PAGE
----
To gain perspective about the east coast, I kept in touch with friends at Stanford. I was surprised how much my letters to them talked not only about academic matters, such as descriptions of Harvard professors and the interesting books I was reading, but also about the possible connections between learning and landscape. I recall one instance in particular, when I wrote a letter to my good friend Dan Endsley, the editor of the Stanford alumni magazine, and for whom, during my junior year, I had written some articles. I asked him if he would be interested in having me write an article on Frederick Law Olmsted’s nineteenth-century plan for the Stanford campus, the poetic feelings prompted by the hills behind the University, and what I called, with some pomposity, “the ecology of learning.” Dan wrote back a long letter saying he liked the idea even though my terminology was infelicitous. But he couldn’t risk commissioning the piece. “Some years ago,” he explained, “I began an article called ‘What is Happening to the Stanford Lands?’ It almost cost me my job.” Dan’s comments helped me to remember that my undergraduate institution was not a perfect place, either.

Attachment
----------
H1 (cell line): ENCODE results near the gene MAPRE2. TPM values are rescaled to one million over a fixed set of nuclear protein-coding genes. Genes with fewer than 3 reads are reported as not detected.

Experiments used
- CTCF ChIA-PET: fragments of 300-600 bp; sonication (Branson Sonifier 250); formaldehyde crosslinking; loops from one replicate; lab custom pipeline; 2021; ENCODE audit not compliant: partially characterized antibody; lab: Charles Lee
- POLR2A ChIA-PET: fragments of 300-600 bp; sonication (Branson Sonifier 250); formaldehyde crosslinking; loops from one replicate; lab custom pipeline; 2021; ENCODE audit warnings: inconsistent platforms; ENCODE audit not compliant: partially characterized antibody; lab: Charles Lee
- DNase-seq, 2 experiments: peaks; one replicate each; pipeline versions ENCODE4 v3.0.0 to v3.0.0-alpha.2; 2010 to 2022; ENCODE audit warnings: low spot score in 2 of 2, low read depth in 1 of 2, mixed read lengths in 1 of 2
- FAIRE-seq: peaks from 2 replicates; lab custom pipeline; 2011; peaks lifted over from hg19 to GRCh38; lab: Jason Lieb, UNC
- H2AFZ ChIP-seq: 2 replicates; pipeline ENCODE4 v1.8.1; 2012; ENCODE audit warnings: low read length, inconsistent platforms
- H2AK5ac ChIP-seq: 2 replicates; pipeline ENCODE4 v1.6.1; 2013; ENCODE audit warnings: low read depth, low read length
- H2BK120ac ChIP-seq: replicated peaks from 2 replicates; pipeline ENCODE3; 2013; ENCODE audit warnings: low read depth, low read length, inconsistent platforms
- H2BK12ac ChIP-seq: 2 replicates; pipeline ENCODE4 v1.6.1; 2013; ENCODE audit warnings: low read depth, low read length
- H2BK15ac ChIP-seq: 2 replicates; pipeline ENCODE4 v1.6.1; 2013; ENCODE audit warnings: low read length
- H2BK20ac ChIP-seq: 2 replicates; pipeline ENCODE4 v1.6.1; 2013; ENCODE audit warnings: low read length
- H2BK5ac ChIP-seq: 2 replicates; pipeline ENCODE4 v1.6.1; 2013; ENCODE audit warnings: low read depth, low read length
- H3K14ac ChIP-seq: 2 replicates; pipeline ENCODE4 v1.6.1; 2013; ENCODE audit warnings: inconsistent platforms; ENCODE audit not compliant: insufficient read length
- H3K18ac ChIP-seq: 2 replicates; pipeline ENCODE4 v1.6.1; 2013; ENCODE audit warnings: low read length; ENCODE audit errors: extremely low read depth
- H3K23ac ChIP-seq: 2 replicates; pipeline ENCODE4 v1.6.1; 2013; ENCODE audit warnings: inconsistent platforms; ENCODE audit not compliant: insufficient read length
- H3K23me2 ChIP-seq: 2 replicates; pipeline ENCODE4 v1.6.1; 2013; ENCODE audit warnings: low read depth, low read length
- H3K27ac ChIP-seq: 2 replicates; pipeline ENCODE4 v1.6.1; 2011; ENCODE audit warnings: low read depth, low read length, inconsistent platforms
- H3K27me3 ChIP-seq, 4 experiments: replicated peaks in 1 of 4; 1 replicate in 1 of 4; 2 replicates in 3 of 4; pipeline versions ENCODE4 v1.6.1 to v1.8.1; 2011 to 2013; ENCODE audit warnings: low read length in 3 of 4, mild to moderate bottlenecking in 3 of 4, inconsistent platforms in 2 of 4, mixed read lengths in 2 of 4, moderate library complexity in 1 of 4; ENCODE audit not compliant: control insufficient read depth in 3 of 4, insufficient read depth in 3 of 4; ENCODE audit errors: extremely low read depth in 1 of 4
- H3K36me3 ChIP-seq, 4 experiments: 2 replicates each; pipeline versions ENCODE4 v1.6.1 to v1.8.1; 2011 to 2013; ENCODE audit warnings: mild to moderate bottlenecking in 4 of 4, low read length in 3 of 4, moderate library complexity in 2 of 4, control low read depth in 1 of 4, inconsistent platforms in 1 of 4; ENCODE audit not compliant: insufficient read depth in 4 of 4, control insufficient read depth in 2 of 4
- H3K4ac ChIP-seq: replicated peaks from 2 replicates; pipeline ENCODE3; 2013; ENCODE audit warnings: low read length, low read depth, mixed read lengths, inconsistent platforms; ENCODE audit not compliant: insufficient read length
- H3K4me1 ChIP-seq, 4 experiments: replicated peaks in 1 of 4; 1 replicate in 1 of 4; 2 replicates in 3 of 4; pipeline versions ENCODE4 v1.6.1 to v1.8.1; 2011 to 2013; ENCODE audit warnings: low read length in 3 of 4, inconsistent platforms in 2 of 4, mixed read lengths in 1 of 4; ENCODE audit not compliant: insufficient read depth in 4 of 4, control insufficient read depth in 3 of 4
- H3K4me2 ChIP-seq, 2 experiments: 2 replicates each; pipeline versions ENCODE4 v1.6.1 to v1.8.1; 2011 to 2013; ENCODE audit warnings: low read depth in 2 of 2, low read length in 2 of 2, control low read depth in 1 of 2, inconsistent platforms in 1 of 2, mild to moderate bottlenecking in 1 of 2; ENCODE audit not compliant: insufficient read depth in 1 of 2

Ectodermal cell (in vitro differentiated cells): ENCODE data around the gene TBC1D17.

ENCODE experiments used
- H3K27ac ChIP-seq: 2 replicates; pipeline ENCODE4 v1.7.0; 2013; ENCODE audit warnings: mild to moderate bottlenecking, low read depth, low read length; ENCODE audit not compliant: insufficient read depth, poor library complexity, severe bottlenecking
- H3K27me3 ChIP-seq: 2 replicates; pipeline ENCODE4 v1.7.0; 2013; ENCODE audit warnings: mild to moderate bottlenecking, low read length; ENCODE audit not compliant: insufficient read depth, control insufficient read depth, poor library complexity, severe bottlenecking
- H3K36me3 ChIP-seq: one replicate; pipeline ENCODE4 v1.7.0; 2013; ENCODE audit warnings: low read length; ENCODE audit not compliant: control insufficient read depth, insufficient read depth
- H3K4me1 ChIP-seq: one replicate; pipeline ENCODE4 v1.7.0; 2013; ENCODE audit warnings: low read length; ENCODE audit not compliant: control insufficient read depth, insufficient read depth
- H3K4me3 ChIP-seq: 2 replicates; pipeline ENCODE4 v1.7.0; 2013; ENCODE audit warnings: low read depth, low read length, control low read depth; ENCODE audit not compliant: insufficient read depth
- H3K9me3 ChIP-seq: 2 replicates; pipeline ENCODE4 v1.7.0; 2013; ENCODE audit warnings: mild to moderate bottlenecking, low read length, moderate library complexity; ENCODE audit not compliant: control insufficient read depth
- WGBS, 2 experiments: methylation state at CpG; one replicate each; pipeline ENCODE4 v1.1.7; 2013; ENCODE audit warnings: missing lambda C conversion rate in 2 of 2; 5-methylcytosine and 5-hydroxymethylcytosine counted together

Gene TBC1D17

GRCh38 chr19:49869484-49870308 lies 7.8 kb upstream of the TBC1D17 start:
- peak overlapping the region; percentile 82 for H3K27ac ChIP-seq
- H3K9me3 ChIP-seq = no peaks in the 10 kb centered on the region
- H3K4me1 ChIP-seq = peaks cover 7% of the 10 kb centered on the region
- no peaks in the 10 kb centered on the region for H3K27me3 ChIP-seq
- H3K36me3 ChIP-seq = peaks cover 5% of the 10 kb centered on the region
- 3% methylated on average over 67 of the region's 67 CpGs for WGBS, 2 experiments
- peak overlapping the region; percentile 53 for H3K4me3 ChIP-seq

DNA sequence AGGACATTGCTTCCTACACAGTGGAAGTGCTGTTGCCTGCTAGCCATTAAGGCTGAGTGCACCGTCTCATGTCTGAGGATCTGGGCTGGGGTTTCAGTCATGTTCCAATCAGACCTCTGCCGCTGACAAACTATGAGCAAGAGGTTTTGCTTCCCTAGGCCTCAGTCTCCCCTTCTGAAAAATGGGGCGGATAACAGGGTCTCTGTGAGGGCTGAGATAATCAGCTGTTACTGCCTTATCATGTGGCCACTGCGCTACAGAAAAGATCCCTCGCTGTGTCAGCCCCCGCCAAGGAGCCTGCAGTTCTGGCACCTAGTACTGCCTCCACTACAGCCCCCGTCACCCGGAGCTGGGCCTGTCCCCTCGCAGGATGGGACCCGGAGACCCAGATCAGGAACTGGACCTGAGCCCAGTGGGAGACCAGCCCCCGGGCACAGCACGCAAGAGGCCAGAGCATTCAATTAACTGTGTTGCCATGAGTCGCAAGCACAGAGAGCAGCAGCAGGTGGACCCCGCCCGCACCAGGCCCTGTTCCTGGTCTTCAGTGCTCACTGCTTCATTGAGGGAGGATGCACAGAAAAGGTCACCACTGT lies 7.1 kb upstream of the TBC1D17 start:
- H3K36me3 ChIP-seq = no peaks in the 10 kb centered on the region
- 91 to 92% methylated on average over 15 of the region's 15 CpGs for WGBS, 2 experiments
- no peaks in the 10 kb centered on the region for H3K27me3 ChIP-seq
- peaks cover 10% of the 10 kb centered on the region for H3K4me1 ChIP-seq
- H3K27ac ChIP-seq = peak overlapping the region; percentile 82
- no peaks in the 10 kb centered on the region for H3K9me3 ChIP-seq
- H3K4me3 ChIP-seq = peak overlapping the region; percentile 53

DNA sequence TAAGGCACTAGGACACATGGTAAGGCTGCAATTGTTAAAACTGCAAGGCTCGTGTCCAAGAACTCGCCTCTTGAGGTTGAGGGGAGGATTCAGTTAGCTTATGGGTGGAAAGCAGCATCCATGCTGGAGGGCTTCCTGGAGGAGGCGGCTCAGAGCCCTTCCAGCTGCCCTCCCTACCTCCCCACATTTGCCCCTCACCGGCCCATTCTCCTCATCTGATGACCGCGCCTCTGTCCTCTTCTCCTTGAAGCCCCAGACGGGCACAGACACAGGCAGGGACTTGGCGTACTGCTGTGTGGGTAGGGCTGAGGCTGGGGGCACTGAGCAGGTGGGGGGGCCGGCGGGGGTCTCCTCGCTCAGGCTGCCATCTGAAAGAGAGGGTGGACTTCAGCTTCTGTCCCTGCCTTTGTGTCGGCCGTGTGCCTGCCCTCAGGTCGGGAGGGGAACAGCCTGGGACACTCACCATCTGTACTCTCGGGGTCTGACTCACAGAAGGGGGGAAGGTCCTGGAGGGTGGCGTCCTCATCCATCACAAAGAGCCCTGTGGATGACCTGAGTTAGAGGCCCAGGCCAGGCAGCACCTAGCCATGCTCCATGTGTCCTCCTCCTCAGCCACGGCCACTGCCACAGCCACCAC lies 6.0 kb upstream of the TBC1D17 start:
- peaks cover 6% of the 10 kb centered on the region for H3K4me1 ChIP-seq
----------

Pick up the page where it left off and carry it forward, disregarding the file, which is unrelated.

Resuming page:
Beyond Cambridge, of course, there was greater Boston. From Cambridge, the subway ride to downtown Boston (on the MTA, made famous by the Kingston Trio song) took only eight minutes. As a result, Boston, too, was an important part of my experience. Perhaps I can best convey its effects on a Californian by describing what became one of my favorite pastimes, wandering in the city.